Vi­o­let Hook, the gravedig­ger mum, al­ways hid­ing some­thing. Her shak­ing fin­gers, her thoughts. The gravedig­ger mum, bury­ing dead bod­ies in the dirt and bury­ing se­crets alive in­side her­self. The gravedig­ger mum, walk­ing up­right but buried deep in think­ing.

She stands at the foot of the old lime­stone grave, grey stone weath­ered into black; por­ous and crum­bling and ru­ined like the peo­ple who paid for the cheap graves in this cheap ceme­tery, and ru­ined like Aubrey Hook and his younger brother, Horace Hook – Molly’s fa­ther, Vi­o­let’s hus­band – the pen­ni­less drunk­ards who are tall and black-hat­ted and sweat-faced and rarely home.

The black-eyed broth­ers who in­her­ited this ceme­tery and who re­luc­tantly keep its crooked and rusted gates open, over­see­ing ceme­tery busi­ness from the pubs and the gin bars in Dar­win town and from a lamp-lit and worn red vel­vet lounge five miles away in the un­der­ground opium brothel be­neath Ed­die Loong’s sprawl­ing work­shed on Gar­dens Road, where he dries and salts the North­ern Ter­ri­tory mul­let he ships to Hong Kong.

Molly plants her right hand on the grave slab and, be­cause she wants to and be­cause she can, she spins off the grave­stone into a se­ries of twirls ex­e­cuted so wildly and so freely that she’s struck by a dizzy spell and has to turn her eyes to the sky to find her bal­ance again. And she spots some­thing up there.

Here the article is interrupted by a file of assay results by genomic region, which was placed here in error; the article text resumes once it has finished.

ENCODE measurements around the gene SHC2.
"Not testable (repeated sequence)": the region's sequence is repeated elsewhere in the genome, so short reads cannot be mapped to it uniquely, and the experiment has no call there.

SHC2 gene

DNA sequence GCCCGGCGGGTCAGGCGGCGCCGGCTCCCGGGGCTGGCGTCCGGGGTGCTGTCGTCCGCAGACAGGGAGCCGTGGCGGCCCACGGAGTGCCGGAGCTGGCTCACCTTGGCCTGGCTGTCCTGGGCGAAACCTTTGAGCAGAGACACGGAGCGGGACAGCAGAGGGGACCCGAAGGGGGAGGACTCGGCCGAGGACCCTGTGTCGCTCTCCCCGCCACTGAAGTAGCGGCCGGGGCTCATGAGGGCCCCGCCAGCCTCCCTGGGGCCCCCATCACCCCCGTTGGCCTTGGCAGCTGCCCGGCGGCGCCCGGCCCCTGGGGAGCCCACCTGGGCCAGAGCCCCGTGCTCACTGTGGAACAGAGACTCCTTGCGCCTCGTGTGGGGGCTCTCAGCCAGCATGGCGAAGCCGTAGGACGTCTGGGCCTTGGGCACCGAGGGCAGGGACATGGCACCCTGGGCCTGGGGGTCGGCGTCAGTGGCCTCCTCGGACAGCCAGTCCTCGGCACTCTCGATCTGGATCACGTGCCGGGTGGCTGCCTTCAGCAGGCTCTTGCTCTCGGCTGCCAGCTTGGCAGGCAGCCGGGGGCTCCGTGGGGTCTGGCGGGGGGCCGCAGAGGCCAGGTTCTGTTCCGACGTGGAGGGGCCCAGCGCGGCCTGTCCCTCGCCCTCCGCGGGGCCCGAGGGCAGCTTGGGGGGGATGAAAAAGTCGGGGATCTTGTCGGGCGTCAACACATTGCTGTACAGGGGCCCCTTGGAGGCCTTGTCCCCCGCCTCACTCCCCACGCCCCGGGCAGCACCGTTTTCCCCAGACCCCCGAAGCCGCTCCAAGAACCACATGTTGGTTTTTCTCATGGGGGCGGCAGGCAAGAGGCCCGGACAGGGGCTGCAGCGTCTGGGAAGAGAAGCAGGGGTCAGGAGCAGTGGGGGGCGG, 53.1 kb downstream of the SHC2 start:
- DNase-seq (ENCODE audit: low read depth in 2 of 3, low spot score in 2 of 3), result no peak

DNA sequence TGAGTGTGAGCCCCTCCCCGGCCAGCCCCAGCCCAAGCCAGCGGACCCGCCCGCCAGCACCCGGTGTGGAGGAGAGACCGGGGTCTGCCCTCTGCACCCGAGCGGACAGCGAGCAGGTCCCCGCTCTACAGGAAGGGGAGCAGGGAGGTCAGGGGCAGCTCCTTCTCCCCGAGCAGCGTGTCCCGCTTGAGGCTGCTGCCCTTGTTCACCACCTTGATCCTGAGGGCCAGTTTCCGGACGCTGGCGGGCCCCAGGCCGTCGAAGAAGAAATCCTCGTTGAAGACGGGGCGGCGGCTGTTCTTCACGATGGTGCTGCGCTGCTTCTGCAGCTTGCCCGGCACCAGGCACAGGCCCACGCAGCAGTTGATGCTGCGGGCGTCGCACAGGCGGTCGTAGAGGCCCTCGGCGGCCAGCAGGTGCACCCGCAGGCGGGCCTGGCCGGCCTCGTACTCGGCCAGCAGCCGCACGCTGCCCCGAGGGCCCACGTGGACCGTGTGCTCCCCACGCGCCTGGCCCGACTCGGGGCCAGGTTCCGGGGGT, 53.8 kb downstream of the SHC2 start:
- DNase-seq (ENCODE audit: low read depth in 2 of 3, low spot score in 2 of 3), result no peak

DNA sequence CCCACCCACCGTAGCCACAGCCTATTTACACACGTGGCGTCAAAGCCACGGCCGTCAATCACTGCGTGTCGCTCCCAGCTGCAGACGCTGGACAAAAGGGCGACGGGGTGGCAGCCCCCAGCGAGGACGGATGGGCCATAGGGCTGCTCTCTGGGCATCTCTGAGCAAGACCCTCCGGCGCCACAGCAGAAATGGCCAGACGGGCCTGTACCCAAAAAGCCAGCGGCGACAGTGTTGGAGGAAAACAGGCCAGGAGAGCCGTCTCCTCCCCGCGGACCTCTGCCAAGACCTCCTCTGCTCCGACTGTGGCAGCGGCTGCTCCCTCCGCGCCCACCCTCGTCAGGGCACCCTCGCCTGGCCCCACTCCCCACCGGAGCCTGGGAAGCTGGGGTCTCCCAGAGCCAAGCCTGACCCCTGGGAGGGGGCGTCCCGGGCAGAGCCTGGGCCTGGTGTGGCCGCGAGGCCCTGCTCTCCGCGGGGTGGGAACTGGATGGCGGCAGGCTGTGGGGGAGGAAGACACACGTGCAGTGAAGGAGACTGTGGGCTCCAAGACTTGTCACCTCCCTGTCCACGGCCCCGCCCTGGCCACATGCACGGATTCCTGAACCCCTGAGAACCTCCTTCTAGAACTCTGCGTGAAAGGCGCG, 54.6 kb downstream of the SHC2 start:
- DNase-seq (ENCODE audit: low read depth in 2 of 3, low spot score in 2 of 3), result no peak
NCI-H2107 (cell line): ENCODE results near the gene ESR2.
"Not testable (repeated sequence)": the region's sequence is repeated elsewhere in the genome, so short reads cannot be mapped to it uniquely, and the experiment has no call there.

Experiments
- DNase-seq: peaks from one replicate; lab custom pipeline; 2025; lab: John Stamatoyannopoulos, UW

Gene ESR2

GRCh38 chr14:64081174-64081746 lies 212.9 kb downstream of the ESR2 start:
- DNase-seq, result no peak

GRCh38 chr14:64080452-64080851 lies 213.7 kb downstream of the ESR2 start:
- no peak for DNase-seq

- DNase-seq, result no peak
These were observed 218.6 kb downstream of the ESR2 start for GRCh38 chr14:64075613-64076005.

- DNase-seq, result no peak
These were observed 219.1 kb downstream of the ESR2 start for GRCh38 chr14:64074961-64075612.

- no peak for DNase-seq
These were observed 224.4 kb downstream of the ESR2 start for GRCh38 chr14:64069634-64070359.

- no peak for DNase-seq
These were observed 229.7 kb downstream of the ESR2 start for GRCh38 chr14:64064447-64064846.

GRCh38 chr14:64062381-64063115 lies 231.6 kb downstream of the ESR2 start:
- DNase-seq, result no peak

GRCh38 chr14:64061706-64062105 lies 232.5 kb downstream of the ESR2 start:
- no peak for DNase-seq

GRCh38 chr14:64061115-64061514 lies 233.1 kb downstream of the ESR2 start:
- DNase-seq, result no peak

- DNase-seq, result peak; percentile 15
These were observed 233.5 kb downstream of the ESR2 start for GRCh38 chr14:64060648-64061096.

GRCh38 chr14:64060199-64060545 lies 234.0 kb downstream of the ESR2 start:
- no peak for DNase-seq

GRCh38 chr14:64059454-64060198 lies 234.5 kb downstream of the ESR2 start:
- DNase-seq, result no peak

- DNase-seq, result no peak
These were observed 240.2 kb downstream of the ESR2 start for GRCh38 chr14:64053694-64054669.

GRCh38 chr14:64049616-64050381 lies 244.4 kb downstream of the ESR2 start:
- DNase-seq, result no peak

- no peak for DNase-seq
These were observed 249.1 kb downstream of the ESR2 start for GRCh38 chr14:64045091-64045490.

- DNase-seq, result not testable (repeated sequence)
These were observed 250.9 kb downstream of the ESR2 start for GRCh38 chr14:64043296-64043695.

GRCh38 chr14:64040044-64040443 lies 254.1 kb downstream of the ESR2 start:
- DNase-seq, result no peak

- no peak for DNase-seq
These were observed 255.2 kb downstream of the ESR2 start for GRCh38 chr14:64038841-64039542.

‘‘Dol­phin swim­ming,’’ Molly says, as ca­su­ally as she would note a mos­quito on her el­bow. Vi­o­let looks up to find Molly’s dol­phin, which is a cloud nudg­ing up to a thicker cloud that Vi­o­let ini­tially sees as an igloo be­fore chang­ing her mind. ‘‘Big fat rat lick­ing its back­side,’’ she says. Molly nods, howl­ing with laugh­ter.

Vi­o­let wears an old white li­nen dress and her pale skin is red from the Dar­win sun, hot from the Dar­win heat. She’s still clutch­ing some­thing be­hind her back, hid­ing this thing from her daugh­ter.

‘‘Stand be­side me, Molly,’’ Vi­o­let says. Molly and Bert the shovel, stout and re­li­able, take their place be­side Vi­o­let. Molly looks at the thing Vi­o­let seems struck by. A name on a head­stone. ‘‘Who was Tom Berry?’’ Molly asks.

‘‘Tom Berry was a trea­sure hunter,’’ Vi­o­let says. ‘‘A trea­sure hunter?’’ Molly gasps.

‘‘Tom Berry searched ev­ery cor­ner of this land for gold,’’ Vi­o­let says.

Molly finds num­bers be­neath the name on the head­stone: 1868–1929. ‘‘Tom Berry was your grand­fa­ther, Molly.’’ There are so many words be­neath those num­bers: cramped and busy and too small, fill­ing ev­ery avail­able space on the head­stone. It’s less an epi­taph than a warn­ing, or a public ser­vice mes­sage for the peo­ple of Dar­win, and Molly strug­gles to fathom its mean­ing.



‘‘What’s all the words for, Mum?’’

‘‘It’s called an epi­taph, Molly.’’

‘‘What’s an epi­taph, Mum?’’

‘‘It’s the story of a life.’’

Molly stud­ies the words. She points her fin­ger at a word in the sec­ond line. ‘‘A maker of magic,’’ Vi­o­let says.

Molly points at an­other word. ‘‘Bad magic for some­one who might de­serve it,’’ Vi­o­let says.

The child’s fin­ger on an­other word. ‘‘Kin,’’ Vi­o­let says. ‘‘It means fam­ily, Molly.’’